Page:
Former RTÉ presenter Derek Davis dies aged 67

Broadcaster won two Jacob’s awards and was twice presenter of the Rose of Tralee

Former broadcaster and RTÉ presenter Derek Davis has died, the State broadcaster has announced.

Born in Co Down, he started his media career as a news journalist, working with the American network ABC and BBC Northern Ireland before moving to the newsroom in RTÉ, where he spent 11 years.

He was well known for his partnership with Thelma Mansfield on the afternoon show Live at Three.

He worked on a range of other shows, won two Jacob’s awards and was twice presenter of the Rose of Tralee.


Davis (67) took part in a panel discussion on the Marian Finucane radio show on Sunday discussing obesity and spoke about his own weight loss.

He is survived by his wife and three sons.

RTÉ director-general Noel Curran said Davis was a “hugely popular” man, both with audiences and with his colleagues in RTÉ.

“He was one of the first presenters I worked with as a television director and he was always generous with his time and advice, then and after.

“He was full of humour and warmth and was one of the most versatile presenters RTÉ has seen,” he said.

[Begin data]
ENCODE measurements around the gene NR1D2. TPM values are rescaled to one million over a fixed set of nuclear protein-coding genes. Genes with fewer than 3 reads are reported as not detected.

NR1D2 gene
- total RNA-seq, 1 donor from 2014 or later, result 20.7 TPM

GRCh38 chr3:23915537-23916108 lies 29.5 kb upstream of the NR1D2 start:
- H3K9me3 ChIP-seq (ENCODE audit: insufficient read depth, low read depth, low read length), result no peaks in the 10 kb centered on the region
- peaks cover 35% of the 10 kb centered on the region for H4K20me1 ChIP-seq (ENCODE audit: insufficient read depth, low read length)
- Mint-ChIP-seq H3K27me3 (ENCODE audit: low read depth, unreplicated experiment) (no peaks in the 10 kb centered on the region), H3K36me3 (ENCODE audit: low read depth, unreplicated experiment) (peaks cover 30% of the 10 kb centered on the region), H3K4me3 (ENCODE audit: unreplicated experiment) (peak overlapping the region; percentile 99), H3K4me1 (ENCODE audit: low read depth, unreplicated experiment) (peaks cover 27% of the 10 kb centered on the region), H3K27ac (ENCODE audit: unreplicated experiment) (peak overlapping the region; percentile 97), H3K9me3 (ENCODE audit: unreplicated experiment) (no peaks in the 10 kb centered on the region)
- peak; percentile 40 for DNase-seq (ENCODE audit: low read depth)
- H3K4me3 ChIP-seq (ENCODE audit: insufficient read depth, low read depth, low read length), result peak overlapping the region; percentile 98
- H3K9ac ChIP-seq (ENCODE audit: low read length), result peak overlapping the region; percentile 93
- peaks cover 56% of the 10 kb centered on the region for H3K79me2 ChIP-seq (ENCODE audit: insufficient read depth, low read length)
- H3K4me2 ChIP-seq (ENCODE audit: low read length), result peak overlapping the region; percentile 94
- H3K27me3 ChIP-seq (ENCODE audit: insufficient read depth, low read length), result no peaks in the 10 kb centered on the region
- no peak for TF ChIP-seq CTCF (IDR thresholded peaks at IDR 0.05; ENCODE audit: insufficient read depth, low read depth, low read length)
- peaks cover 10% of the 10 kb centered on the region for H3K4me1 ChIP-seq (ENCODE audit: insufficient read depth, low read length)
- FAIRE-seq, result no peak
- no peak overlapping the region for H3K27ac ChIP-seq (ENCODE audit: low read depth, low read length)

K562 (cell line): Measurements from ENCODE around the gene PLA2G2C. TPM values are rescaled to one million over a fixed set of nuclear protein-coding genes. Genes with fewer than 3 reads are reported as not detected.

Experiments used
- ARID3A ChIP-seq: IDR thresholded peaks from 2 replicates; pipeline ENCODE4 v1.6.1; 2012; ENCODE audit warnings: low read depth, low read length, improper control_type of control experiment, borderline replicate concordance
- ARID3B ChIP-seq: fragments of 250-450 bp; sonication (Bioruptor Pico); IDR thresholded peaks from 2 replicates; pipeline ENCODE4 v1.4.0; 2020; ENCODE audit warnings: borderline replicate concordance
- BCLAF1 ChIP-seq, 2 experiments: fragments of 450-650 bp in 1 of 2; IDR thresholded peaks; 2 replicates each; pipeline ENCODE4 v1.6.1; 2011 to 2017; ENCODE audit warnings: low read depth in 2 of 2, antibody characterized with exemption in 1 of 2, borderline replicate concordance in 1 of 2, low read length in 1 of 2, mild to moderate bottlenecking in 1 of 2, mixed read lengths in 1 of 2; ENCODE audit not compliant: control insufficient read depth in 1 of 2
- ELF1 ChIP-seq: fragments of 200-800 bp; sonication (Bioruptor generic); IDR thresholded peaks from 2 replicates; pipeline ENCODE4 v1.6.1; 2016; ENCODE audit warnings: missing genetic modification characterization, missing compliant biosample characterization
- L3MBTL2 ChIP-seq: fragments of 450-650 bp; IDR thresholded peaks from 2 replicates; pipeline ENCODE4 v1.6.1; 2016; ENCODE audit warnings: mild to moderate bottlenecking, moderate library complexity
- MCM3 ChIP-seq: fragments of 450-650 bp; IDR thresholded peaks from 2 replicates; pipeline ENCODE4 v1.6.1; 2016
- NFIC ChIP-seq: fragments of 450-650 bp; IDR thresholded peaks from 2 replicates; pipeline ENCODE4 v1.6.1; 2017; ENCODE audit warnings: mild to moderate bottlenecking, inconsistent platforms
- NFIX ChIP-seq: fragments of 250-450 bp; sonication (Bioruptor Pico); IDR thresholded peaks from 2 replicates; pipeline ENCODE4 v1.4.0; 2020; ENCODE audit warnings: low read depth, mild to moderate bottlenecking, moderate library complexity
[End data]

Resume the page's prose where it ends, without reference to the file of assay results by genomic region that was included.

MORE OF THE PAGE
“But at heart he was always a journalist, and he brought that inquisitive sense of journalism to everything he did.

“From Live at Three to the Rose of Tralee, from Liveline to regional reports on the 2007 General Election for Drivetime, Derek Davis’s popular approach was always rooted in that strong journalism, which had marked his earlier years as a reporter and newsreader.

“He will be fondly remembered as part of the first two-hander news presentations with Anne Doyle, as well as his long-lasting pairing with Thelma Mansfield, just two of the many highlights in a long and distinguished career. I would like to extend my sincere sympathies to Derek’s wife, his three sons, his extended family, and former colleagues.”

From 1986 Davis co-hosted RTÉ One’s Live at Three with Thelma Mansfield, which ran for 11 years.

In addition to this he had an interactive summer show, called Davis, and was a team captain alongside Ronan Collins and Twink on the charades game show Play the Game.

Davis returned to the screen in the late 1990s with a marine programme devoted to boats and the waters around Ireland, called Out of the Blue, which ran for four series, the last of which was broadcast in 2001. His latest appearance on television was in 2005 on a show called Time on Their Hands, a travel series for middle-aged people.

In 2000, Davis presented a radio show called A Question of Food. In recent years he deputised on the mid-morning slot on RTÉ Radio 1 as well as on Liveline, when regular presenter Joe Duffy was away. He also wrote a collection of radio columns called And That Was Derek Davis.

He also was a presenter on 4FM.

In a statement, Minister for Marine Simon Coveney has expressed his sadness at the news. “Derek was a big personality, a passionate and talented communicator on both food and marine issues,” he said. “His love for the sea was so evident whenever I met him. Derek was a much loved figure in so many Irish homes for the connections he created over a lifetime of broadcasting.”